This is the fifth in a series of posts reflecting line-by-line on the Anima Christi.
It’s all about the cross ~ A crucifix, that is. Cross plus corpus, for in Christ’s passion is the reminder and promise of love and salvation that strengthens the suffering.
“Greater love has no man than this, that a man lay down his life for his friends (John 15:13).” Jesus freely accepted the physical, spiritual, and mental suffering that we call His passion. Had he not the choice, the free will, He would not have been fully human. He walked with people, wept with people, talked with people, listened to people, and touched all manner of people. He does this still today. He understands: “Because He himself was tested through suffering, He is able to help those who are being so tested (Hebrews 2:18).” We suffer with Him; we are redeemed with Him. Look at Jesus on the cross. He loves us.
“Son though He was, He learned obedience from what He suffered and became the source of eternal salvation for all who obey Him (Hebrews 5:8-9).” Christ is also fully divine. When we go to Mass to offer our sacrifice for sin, we present Jesus, the most perfect Lamb, because He is the same yesterday, today, and forever. His sacrifice then is efficacious right now. “Through His suffering He will justify many…He will take away the sins of many and win pardon for their offenses (Isaiah 53:11b,12b).” We cannot ignore so great a salvation. Look at Jesus on the cross. He is God.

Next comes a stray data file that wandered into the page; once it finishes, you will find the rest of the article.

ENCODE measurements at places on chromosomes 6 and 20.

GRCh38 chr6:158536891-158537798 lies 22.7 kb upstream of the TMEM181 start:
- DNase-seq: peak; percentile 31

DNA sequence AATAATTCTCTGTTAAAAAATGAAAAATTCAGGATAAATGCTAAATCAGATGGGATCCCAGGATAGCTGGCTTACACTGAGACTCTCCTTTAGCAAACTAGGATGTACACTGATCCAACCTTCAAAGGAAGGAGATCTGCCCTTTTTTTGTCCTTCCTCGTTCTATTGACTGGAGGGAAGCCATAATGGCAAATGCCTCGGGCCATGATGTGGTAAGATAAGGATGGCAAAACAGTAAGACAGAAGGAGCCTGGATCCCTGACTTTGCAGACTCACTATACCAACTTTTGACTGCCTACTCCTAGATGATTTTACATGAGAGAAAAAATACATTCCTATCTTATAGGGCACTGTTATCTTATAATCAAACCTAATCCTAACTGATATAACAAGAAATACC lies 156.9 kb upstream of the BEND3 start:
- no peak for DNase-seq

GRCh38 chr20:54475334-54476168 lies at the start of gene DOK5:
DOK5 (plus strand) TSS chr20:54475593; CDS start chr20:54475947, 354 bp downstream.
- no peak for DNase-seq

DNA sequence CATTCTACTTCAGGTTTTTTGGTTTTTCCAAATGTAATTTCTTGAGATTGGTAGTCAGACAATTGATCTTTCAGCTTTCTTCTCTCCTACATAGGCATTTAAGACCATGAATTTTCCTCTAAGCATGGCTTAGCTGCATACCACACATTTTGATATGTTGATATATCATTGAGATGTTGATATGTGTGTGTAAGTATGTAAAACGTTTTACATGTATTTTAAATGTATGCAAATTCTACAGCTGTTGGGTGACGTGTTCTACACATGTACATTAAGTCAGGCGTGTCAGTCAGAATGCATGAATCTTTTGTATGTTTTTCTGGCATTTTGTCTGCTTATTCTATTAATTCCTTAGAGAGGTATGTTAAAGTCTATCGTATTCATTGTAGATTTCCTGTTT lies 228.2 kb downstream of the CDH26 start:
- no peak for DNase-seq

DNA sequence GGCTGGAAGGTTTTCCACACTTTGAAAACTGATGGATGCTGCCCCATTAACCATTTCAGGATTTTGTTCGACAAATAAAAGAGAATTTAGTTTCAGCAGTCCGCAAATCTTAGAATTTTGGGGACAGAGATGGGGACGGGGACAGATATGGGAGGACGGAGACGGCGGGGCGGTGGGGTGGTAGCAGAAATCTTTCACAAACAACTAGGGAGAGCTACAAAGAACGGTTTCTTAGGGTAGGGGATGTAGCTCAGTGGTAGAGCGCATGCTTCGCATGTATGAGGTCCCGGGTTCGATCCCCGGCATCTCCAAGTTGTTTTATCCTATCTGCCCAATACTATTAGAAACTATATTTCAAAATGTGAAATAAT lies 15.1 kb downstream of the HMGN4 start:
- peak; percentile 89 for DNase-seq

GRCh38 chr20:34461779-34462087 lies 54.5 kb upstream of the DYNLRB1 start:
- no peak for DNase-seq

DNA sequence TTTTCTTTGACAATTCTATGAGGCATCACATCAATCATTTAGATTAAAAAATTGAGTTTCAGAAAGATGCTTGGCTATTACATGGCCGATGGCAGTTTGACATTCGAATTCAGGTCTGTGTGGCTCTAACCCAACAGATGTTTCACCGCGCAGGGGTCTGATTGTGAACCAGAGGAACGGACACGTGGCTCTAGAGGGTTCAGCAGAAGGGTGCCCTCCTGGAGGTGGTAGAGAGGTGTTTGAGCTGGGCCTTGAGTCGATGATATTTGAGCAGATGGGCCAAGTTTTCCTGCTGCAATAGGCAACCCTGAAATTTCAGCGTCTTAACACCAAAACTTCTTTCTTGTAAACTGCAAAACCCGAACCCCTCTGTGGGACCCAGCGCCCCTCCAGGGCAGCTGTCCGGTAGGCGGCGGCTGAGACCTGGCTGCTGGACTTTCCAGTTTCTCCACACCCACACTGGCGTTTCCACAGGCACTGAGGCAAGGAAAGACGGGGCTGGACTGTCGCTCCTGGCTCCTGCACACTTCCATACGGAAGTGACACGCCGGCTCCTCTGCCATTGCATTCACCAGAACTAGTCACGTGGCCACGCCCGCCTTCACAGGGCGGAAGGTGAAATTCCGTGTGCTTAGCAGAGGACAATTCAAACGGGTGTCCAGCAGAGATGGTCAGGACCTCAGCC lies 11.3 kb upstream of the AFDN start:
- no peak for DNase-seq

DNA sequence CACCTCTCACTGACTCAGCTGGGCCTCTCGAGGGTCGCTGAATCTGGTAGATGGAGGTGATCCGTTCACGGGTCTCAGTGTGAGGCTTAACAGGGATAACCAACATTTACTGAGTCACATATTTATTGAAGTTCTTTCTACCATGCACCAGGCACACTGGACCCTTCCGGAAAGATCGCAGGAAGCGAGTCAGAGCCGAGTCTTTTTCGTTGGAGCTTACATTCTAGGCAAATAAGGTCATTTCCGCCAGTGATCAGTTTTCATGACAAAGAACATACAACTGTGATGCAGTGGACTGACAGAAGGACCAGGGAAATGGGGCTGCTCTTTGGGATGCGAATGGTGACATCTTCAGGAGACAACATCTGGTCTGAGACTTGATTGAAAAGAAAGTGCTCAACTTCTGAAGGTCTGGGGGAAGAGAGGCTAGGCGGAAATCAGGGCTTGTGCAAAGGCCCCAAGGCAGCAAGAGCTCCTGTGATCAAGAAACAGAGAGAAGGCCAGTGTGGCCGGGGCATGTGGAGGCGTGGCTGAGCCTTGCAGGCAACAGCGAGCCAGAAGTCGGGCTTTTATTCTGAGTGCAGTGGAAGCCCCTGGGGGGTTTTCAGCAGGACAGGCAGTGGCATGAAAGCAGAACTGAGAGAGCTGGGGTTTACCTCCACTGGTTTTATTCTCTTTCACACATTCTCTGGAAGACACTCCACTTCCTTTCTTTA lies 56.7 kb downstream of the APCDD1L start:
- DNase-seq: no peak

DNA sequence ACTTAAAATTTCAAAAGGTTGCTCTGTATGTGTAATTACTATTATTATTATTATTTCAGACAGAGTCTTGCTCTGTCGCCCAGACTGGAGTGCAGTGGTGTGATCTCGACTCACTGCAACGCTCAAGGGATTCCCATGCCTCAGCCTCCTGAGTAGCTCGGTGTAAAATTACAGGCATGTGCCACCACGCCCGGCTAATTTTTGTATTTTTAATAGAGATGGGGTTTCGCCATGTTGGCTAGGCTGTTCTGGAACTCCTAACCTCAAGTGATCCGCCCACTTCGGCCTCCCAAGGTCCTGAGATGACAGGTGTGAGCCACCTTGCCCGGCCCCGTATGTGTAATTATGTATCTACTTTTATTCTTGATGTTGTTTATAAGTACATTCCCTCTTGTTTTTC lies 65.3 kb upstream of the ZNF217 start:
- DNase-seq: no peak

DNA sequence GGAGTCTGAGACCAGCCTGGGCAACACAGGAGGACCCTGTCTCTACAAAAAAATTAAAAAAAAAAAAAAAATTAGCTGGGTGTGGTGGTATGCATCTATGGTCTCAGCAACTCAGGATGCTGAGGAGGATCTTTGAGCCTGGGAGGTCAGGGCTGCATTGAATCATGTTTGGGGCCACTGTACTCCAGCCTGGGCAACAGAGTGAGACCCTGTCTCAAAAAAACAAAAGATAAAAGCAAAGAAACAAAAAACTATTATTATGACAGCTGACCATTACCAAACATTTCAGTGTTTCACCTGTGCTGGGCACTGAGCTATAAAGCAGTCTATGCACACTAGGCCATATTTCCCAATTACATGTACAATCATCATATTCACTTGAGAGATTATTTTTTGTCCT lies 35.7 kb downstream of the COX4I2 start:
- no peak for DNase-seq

Time spent looking at a crucifix, contemplating His passion, is a reminder of Jesus’ humanity and divinity, His love, pain, and salvation. It can strengthen we who are sad and suffering. John Henry Newman translated the line Passio Christi conforta me as Passion of Christ my comfort be and I can attest to this. When I am stricken with anger and grief over cystic fibrosis or kidnapped schoolgirls or lying politicians or fatal accidents, staring at Jesus on a cross is a deep comfort. To think of His hurt, His love, and His gift gentles my heavy heart. The book of Hebrews tells of many saints who “died in faith, not having received what had been promised but saw it and greeted it from afar, acknowledging themselves strangers on earth (11:13-14).” This is how I feel when I sit with a crucifix (or if I’m lucky, sit before the huge one at my church): I greet from afar the promise of health and heaven and come to grips with living on the earth. Further on in Hebrews (12:2), we read, “Let us fix our eyes upon Jesus, the leader and perfecter of faith.” So I stare at Jesus’ passion on that cross and let His love and salvation flood my sad self until I think I can handle cystic fibrosis and the news without bitterness. I am strengthened and comforted. “I can do all these things through Christ who strengthens me (Philippians 4:11-13).” He is God; He loves us; He suffered for us; He won salvation for us and is preparing a place for us with Him.
“Our light and momentary afflictions are producing an eternal weight of glory beyond all comparison as we look not to what is seen but what is unseen, for what is seen is transitory but what is unseen is eternal (II Corinthians 4:17-18).”
Passion of Christ strengthen me.
Passion of Christ my comfort be.